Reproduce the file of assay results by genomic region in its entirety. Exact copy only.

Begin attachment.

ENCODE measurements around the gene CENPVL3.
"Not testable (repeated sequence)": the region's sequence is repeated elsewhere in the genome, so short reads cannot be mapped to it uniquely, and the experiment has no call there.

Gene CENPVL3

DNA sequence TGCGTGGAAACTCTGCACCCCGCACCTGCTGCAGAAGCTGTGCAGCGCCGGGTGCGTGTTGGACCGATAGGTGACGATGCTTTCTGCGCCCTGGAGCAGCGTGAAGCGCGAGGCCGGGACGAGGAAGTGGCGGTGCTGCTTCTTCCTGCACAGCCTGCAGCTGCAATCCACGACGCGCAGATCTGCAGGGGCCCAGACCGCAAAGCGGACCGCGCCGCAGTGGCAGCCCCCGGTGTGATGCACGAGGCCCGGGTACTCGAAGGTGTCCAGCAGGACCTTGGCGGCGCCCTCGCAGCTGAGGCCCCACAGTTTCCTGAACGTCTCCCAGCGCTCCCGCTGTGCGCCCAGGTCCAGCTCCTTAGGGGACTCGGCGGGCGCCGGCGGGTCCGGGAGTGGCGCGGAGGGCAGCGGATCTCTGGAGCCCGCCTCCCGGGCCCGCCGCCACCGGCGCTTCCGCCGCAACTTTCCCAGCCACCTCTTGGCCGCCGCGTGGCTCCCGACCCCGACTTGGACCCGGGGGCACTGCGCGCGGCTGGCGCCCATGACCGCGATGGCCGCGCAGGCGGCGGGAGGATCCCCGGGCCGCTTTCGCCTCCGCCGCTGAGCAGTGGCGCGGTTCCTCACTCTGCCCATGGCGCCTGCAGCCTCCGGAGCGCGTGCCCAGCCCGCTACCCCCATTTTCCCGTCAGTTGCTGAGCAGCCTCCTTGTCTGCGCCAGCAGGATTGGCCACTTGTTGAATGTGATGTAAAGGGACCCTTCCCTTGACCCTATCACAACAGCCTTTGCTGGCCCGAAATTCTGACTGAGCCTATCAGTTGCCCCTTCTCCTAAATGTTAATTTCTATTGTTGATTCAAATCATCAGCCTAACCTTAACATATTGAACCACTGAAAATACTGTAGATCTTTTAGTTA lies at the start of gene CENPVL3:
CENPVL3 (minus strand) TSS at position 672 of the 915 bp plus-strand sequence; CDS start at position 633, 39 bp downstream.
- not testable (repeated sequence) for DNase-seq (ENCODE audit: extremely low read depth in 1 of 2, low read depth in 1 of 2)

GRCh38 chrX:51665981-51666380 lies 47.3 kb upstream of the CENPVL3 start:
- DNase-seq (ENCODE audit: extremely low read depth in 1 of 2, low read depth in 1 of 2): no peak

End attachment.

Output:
ENCODE measurements around the gene CENPVL3.
"Not testable (repeated sequence)": the region's sequence is repeated elsewhere in the genome, so short reads cannot be mapped to it uniquely, and the experiment has no call there.

Gene CENPVL3

DNA sequence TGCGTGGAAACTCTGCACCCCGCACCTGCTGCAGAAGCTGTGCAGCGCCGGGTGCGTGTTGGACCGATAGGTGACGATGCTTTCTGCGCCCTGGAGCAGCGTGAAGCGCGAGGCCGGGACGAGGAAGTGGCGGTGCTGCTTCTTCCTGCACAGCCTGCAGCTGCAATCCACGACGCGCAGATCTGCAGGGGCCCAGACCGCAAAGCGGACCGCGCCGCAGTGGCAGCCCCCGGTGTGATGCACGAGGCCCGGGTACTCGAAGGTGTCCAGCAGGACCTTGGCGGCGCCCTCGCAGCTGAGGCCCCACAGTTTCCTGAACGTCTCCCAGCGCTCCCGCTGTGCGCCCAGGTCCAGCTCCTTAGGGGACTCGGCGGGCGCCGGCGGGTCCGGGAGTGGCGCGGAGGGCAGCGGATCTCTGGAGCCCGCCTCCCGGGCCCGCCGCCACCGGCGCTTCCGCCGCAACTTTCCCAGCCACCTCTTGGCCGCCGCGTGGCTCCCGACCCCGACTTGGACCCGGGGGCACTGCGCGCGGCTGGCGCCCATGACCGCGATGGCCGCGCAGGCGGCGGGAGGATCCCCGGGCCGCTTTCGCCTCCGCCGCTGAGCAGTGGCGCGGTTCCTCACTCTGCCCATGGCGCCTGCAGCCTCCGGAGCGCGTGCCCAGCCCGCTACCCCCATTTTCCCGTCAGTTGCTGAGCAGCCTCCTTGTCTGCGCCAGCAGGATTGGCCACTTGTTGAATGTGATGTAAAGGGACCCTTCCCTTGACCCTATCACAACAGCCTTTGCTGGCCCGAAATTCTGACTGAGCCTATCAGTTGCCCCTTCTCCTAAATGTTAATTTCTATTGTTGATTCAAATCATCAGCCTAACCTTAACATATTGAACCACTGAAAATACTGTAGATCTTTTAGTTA lies at the start of gene CENPVL3:
CENPVL3 (minus strand) TSS at position 672 of the 915 bp plus-strand sequence; CDS start at position 633, 39 bp downstream.
- not testable (repeated sequence) for DNase-seq (ENCODE audit: extremely low read depth in 1 of 2, low read depth in 1 of 2)

GRCh38 chrX:51665981-51666380 lies 47.3 kb upstream of the CENPVL3 start:
- DNase-seq (ENCODE audit: extremely low read depth in 1 of 2, low read depth in 1 of 2): no peak